Advice

Cute Outfits and the Academic Career

Dee ♥, Creative Commons

September 28, 2017

I still remember what I wore, nearly five years ago now, on my first day leading discussion sections at the University of South Carolina. I wanted to look older than my students, but not old. Like I had personality, but not crazy. Academic, but not boring. Androgynous, but not manly. Stylish, but not inappropriate.

I walked into class wearing a pair of black-and-white, loose-patterned pants I had bought at Rue 21 (and still have, even though I have stitched the seams more times than I can count). I had tucked in a blue V-neck shirt from Target and threw on the black blazer my aunt had handed down to me. I cuffed the sleeves of the blazer — I wanted to look casual after all — and paired it with gray gladiator sandals. I wrapped a black-and-white scarf around my head, which I knew was verging on "too much" but that was a line I’d always liked to cross.

I had recently cut my hair into a very short pixie style (think Emma Watson immediately post Harry Potter). I amped up my makeup afterward, so as to "not look like a boy." On that first day of teaching, I wore gel eyeliner and a ton of mascara, along with my favorite lipstick, Ruby Woo.

I came into class, lugging a million books, carrying a venti iced chai from Starbucks — the same way I would walk into many classrooms over the next few years. The day went well and so did the semester. I was friendly with my students, chatting about their favorite places in town, their majors, and their career plans. At the end of the semester, a few students even asked me to write them recommendation letters.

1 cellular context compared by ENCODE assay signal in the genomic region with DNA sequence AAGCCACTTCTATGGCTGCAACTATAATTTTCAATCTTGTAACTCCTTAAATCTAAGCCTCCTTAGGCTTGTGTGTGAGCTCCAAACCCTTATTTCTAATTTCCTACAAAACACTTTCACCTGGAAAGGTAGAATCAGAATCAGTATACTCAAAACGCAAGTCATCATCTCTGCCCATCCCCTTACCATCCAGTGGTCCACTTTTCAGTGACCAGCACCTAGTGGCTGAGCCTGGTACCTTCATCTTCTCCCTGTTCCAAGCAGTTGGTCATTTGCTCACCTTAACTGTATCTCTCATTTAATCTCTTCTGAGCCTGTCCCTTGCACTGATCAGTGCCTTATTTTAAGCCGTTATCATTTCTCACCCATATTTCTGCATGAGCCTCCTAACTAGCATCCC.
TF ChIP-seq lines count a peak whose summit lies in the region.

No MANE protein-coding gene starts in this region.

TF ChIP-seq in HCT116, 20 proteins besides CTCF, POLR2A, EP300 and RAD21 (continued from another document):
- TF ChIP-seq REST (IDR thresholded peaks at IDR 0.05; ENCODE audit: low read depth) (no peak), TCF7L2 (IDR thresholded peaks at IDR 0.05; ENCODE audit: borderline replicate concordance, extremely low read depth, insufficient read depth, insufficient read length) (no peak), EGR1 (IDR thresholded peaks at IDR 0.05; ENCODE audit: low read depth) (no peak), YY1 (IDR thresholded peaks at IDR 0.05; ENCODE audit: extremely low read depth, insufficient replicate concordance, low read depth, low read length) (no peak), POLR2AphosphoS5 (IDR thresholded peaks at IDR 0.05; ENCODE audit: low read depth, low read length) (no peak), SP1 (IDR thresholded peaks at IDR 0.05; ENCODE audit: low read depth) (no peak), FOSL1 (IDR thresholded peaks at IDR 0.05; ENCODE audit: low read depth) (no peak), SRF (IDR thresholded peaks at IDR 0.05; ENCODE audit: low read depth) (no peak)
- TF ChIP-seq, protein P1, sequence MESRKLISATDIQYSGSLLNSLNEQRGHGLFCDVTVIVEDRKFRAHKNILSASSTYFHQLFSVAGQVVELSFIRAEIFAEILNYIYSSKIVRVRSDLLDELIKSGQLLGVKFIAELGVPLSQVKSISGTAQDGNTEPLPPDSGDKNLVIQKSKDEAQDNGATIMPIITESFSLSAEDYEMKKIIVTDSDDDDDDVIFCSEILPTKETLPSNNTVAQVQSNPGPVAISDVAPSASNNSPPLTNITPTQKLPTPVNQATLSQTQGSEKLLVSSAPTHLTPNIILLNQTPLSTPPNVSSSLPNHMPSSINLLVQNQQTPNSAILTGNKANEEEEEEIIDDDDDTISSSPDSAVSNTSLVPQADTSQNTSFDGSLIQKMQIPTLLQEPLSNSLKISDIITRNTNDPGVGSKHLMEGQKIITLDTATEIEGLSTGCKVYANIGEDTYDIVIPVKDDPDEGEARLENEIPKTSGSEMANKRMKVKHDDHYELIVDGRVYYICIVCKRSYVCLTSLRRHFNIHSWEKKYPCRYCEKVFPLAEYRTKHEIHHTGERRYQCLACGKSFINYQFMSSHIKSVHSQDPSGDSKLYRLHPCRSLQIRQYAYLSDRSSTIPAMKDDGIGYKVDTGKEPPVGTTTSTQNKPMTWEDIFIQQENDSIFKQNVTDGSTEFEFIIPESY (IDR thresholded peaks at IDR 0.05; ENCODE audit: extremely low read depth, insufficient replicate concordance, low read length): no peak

I thought I’d achieved the right balance. So when I got back my teaching evaluations, I was shocked, not by the ratings — which were a little over average and seemed great for a first-time teacher like me — but by the many comments about my wardrobe. I was called "adorable," and many students referenced my "cute" clothes and sense of style. Even now that I’m noticeably older than the vast majority of my students, I still get comments about how I dress. This past spring semester, students asked me to go "headband shopping" with them.

Part of me was flattered, of course. But I also couldn’t help but think that a man — even a stylish one — would never get more comments on his course evaluations about his clothes than his teaching. Would a man be asked to assist in headband (or any other kind of) shopping?

Clothing is just one more minefield for female graduate students that their male counterparts do not encounter in the same way. Fashion is often construed as a frivolous hobby, even though many consider it an art form. And male graduate students often get away with casual dress in the classroom that would not go over well for women. (I know male instructors who teach with their shoes off to calm students down — something I would never consider doing.)

But fashion is also something graduate students use to tackle the liminality of our positions. While I want to be taken seriously when I teach or present, I don’t want to seem like I am play-acting — pretending to be a "real professor." I also don’t have the privilege that tenure provides — a chance to mess up and fix it, or mess up and not care.